Since that point, I have been very cautious about what kinds of organizations I've been willing to work with. Though I still work with some small non-profits that I've had relationships with for years, I mostly turn away requests from these types of organizations because my experience suggests that a disproportionate number are something other than what they purport to be or that their expense ratios far outweigh the good they purport to do. I now confine my volunteer work to QGOs, such as state chartered volunteer fire departments. The regulatory oversight is better, the paid professionals are better at what they do and the financial controls are very public.
Of course, YMMV. Of course, I could be wrong.
CAN-SPAM Act Turns 5 Today — What Went Wrong?
... Extraordinary Rendition, then professional spammers in foreign countries is it.
Given that law enforcement in Russia is not helpful in getting spammers shut down, at least, and better prosecuted, then the remedy should be to just go in and get 'em and deliver 'em to GitMo.
Note: I do not support unconstitutional means nor violating international treaties in any way. However, since it's on the books, use it where it is necessary.
IT Job Without a Degree?
Degree or not. I'd say it depends on a several factors.
First, and probably the most important, I believe, is how bright (IQ) you are. I'd say that you might fare better over the long term with a degree if you IQ is 120 or less. Less than 110, then consider a different career.
Second, is your personal learning style. If you learn best in a classroom setting, then the degree is probably the way to go. If you can RTFM and figure it out yourself, then you may do fine without.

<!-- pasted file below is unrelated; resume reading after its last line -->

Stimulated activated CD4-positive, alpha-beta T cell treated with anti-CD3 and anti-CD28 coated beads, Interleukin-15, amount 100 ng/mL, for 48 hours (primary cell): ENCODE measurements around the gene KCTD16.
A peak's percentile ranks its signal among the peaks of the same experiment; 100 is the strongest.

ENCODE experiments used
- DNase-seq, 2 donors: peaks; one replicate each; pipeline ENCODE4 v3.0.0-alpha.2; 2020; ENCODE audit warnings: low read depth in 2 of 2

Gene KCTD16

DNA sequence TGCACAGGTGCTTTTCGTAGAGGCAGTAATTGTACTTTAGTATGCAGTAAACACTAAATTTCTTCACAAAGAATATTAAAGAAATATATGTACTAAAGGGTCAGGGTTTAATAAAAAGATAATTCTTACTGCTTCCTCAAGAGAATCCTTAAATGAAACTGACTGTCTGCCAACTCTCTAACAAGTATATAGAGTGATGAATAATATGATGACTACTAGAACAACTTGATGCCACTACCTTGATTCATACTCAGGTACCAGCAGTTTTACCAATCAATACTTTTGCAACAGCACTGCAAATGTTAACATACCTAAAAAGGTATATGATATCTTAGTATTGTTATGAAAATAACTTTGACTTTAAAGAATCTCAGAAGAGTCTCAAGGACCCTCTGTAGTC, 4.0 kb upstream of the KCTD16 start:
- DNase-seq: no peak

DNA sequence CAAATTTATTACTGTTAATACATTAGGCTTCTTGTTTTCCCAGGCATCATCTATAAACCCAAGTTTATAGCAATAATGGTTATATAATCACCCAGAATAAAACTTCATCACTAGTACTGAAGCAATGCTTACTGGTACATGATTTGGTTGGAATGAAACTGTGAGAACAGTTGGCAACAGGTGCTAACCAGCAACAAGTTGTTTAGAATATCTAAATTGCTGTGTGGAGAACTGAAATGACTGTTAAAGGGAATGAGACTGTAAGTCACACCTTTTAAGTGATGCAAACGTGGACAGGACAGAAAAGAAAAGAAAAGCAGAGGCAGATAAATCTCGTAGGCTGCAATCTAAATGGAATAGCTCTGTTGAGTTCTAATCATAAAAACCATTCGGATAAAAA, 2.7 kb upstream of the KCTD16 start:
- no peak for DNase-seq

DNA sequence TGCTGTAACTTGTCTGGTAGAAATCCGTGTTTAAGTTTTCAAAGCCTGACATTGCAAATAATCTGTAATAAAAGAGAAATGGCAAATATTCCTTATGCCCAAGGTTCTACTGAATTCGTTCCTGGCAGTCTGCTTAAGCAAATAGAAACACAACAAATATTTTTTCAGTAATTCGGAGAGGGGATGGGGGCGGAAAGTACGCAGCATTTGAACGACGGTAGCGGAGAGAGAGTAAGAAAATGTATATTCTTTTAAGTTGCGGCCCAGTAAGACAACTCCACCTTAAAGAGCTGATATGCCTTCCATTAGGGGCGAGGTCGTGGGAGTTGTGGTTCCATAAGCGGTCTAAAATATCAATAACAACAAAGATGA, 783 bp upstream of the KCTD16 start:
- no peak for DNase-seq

Third, is your overall career goal. Sysadmin is a good start and pays well enough. If you think you'll do your entire career in sysadmin or operations management, then no degree might be OK. If you see yourself designing and coding software of some significant complexity, or managing software development then the degree is probably a good idea.
Fourth, is the curriculum you plan to study if you pursue the degree. If your aspirations are toward software development and design, then the curriculum should have courses specific to that career direction. I do not mean programming language courses, but theory courses such as analysis of algorithms, discrete math for comp-sci, and the like.
From my own personal experience, a high school dropout with a GED, there were times over a 30-something year career where I faced software development issues where I knew the degree, at least some very specific knowledge during the pursuit of the degree would have helped a lot. There was one assignment where my employer told me to go buy the books, take 3 months to learn the pre-requisite theory (on their nickle), find a mentor among my peers, then do the job. I did exactly that, but that was a good employer and I had a good track record with them.
There were at least two jobs I did not get because I did not have a degree. In retrospect, those two jobs would not have benefited my career anyway, but there were doors closed because I did not have the degree.
Given my career goals, given the advances in compsci over the years, given the kinds of jobs I had, the degree would have been a good thing. Then again, at the time I was of age to have gone to college (1963), there was no compsci, or IT focused degree.
On reflection, at the time I retired (2001) I'd say that there were, and still are, some holes in my software development education. Had I been able to pursue the degree when I was younger, I might have taken a different path through my career. That path not taken may, or may not, have made a difference in job choices, money made, my personal legacy, ... whatever. At this point, it's moot. For you, however, your decision now will influence your long term career outcome.